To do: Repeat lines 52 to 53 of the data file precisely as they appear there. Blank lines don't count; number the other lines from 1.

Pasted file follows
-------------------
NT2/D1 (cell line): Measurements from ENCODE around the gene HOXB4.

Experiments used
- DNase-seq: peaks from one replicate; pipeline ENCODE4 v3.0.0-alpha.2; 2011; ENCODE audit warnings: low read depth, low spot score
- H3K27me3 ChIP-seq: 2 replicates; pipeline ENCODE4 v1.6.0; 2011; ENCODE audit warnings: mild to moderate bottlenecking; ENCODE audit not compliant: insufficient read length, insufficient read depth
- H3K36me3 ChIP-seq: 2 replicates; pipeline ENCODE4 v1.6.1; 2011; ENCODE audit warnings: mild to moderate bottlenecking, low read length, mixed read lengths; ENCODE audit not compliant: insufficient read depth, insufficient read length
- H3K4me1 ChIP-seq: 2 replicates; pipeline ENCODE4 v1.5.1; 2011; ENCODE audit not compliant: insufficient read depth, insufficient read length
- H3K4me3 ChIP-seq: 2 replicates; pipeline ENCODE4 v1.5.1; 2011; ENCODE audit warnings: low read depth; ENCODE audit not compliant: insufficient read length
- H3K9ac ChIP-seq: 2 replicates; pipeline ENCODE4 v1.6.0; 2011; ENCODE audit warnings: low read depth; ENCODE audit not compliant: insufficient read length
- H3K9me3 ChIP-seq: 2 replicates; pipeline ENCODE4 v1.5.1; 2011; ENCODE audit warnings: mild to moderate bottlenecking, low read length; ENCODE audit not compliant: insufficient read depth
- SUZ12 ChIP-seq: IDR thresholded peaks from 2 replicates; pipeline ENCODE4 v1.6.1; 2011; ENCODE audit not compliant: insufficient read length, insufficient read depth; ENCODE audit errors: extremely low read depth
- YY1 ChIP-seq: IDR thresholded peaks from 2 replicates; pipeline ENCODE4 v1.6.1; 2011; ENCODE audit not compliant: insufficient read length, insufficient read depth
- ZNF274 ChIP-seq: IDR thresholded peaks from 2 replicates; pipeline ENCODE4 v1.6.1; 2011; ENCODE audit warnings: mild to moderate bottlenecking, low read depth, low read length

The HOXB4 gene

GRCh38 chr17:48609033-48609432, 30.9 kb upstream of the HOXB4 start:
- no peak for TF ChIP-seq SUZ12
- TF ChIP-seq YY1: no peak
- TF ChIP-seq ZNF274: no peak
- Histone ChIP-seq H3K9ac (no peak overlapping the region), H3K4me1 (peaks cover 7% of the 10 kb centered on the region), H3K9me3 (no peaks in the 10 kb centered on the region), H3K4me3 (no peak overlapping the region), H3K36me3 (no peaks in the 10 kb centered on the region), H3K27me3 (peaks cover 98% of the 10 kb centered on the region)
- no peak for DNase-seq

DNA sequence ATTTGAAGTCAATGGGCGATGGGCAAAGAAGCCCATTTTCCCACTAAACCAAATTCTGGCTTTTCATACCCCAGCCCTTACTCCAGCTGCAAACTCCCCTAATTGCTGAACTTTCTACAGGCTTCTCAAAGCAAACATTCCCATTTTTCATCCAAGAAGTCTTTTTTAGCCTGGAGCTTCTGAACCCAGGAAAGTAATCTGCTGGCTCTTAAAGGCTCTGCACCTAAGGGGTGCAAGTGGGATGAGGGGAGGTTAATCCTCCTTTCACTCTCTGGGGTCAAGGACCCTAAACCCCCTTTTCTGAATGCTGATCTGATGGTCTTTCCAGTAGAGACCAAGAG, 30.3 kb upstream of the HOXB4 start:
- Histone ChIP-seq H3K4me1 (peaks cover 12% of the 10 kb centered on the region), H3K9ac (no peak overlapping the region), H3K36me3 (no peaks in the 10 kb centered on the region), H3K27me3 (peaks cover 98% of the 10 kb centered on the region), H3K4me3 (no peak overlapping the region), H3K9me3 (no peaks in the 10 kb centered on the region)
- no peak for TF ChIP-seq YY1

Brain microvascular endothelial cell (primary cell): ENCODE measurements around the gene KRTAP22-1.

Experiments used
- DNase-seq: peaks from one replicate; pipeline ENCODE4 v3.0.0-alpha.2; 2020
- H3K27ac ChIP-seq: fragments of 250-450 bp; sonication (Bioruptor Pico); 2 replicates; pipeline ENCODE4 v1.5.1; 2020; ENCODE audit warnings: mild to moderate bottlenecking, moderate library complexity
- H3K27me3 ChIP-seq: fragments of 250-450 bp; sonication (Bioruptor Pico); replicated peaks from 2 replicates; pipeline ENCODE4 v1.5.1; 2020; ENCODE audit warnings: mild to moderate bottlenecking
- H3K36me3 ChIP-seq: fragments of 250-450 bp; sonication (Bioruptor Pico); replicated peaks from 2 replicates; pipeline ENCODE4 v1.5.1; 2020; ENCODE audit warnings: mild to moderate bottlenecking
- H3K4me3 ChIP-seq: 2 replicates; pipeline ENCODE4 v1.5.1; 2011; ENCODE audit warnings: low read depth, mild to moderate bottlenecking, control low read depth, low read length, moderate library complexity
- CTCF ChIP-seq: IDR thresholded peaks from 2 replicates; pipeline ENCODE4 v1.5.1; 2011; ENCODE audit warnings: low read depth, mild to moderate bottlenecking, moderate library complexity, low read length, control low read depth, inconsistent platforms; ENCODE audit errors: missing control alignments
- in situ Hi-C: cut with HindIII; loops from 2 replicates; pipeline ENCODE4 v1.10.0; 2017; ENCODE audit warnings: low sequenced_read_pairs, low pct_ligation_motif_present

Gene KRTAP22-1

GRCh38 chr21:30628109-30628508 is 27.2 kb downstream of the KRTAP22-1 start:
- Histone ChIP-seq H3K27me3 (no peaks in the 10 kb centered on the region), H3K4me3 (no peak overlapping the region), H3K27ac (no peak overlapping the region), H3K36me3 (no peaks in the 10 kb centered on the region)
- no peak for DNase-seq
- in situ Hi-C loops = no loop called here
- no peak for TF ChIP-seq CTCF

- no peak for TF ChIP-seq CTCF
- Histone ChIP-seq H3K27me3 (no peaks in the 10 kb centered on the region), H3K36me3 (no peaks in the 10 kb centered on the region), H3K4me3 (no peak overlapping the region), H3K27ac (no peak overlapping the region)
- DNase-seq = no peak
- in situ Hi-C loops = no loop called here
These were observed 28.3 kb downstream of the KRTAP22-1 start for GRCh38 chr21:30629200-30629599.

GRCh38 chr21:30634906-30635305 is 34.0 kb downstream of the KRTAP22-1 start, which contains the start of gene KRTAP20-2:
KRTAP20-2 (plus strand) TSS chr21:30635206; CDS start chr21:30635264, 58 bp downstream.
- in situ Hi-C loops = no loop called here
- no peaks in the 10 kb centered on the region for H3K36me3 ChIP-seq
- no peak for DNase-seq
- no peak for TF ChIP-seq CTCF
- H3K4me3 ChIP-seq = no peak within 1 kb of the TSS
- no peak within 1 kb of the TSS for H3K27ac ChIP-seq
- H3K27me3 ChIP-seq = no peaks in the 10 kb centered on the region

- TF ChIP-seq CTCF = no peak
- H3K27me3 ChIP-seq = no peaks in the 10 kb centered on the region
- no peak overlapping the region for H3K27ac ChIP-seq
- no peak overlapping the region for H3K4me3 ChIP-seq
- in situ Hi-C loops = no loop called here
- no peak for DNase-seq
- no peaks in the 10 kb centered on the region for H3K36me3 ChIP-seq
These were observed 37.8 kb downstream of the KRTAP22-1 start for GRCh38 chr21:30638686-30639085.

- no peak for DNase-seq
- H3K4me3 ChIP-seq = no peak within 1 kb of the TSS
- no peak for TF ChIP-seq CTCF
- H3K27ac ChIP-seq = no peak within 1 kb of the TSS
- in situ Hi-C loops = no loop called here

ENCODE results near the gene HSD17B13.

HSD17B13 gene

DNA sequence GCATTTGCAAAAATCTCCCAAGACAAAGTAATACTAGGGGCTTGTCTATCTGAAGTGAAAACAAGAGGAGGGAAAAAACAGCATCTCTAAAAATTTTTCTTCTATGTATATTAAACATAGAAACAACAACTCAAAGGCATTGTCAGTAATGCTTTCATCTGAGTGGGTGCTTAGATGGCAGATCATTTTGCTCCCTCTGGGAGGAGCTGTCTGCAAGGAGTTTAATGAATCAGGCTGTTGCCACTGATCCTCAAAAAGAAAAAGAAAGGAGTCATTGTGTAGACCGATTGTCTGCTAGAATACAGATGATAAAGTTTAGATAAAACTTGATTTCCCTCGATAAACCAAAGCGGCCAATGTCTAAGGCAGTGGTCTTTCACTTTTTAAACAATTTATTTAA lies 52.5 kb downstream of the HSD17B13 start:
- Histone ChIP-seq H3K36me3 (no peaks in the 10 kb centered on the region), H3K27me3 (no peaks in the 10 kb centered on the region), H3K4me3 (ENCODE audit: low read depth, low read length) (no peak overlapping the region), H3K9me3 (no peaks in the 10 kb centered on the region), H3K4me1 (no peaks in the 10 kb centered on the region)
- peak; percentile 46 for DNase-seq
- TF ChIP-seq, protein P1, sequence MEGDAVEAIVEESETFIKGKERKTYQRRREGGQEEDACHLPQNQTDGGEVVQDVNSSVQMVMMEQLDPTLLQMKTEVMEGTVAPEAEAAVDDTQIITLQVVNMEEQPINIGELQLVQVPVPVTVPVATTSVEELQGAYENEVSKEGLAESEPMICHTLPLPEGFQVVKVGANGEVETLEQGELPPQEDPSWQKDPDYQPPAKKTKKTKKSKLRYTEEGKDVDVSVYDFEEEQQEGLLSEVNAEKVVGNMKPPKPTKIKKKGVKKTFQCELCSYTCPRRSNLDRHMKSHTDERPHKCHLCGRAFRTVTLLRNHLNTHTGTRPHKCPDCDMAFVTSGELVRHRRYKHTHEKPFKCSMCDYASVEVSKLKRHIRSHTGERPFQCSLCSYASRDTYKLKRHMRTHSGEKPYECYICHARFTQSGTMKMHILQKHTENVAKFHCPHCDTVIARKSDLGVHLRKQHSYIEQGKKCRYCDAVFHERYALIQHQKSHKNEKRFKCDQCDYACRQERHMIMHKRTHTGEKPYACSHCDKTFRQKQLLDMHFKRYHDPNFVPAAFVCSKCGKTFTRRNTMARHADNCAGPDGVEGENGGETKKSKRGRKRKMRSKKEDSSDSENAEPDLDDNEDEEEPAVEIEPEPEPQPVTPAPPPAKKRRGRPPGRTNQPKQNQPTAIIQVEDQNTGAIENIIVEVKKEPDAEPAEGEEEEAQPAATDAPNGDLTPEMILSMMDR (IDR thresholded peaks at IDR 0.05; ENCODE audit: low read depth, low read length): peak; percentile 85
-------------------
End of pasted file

- TF ChIP-seq CTCF = no peak
- H3K27me3 ChIP-seq = no peaks in the 10 kb centered on the region